A Rural law expert is warning landowners to be aware of the rules on sharing joint rights of way following a landmark legal ruling.
Helen Clutterbuck, solicitor in the Litigation & Dispute Resolution team at Cumbria and Lancashire law firm Napthens, reveals it is a common scenario for rural landowners to share rights of way.
A recent case saw the High Court decide whether the owners of land, subject to a right of way, had made changes along its length which interfered with its use.
The case, Kingsgate Development Projects Ltd v Jordan, heard that users of the land had complained about the installation of an unlocked, electrically-operated gate, and the installation of a third gate over the 100m length of land.
Ultimately it was decided the electric gate did not substantially interfere with the use of the land, but that the third gate installed in less than 100m did, and should be removed.
Helen Clutterbuck of Napthens said: “A typical situation is where a farmer or equestrian owner, for instance, wants to install a gate to prevent the escape of animals, and a neighbouring landowner not wanting to spend time opening a gate and finding it a hindrance.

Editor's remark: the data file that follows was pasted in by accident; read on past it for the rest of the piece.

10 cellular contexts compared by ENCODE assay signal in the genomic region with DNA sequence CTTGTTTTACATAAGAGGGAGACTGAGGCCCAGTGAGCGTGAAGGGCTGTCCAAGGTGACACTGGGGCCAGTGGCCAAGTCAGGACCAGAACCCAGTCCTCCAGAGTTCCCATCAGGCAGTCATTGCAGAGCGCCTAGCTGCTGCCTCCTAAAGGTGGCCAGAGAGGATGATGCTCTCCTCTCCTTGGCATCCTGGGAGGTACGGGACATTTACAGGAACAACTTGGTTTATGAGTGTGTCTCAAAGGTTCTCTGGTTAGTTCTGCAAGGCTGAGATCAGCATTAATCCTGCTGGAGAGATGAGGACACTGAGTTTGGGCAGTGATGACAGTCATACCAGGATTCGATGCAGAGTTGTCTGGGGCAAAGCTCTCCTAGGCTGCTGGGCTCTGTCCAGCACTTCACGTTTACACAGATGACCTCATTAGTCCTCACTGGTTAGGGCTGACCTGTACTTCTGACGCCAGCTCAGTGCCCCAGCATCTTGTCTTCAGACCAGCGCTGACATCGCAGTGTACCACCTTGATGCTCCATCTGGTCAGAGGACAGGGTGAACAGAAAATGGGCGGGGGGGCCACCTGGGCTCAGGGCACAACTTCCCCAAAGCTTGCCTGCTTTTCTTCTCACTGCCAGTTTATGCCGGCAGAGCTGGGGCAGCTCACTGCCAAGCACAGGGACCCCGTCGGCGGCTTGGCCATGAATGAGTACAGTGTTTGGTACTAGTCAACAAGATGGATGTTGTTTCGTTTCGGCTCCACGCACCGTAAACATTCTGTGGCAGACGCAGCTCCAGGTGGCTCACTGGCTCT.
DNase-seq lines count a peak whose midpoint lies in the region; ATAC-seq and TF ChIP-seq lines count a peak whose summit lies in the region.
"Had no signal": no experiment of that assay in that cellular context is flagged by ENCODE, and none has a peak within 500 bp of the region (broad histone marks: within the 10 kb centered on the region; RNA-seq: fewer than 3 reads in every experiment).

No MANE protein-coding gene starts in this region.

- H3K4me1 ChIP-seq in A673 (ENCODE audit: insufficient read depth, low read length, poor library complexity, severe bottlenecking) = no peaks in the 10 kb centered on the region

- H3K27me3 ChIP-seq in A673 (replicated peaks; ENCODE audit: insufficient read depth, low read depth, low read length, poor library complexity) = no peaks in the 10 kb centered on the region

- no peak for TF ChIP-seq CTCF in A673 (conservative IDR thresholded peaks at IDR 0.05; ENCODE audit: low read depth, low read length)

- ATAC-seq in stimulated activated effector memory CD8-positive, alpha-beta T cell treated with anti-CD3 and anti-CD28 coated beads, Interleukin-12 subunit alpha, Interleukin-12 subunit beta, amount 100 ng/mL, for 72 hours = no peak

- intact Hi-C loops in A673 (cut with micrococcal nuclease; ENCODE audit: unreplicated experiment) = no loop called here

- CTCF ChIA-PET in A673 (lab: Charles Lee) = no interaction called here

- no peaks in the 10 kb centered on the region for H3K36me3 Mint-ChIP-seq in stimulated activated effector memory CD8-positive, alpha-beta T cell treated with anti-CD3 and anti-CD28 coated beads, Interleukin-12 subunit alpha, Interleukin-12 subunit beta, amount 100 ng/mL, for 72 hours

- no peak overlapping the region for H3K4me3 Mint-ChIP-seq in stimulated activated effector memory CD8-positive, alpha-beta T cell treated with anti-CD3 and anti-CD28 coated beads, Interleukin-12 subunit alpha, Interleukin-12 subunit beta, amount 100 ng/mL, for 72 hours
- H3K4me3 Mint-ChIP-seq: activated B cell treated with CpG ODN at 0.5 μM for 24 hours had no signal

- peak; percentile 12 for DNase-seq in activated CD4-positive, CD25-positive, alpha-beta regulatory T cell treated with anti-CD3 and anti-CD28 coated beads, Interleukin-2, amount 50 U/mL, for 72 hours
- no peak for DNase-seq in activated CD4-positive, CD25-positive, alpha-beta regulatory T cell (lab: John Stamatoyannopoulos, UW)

“Important points for landowners and users to take away from this High Court decision are that simply erecting a gate will not usually interfere with a right of way, even if it narrows the right of way at that point; however, where there is more than one in a short distance it may.
“The court also found that an electric automated gate was not usually a nuisance, particularly one that opened at a push of a button, as this was more convenient than manual gates.
“It’s important for those thinking of installing any gates across a shared right of way to seek legal advice prior to doing so, and then they can ensure their position is fully protected.”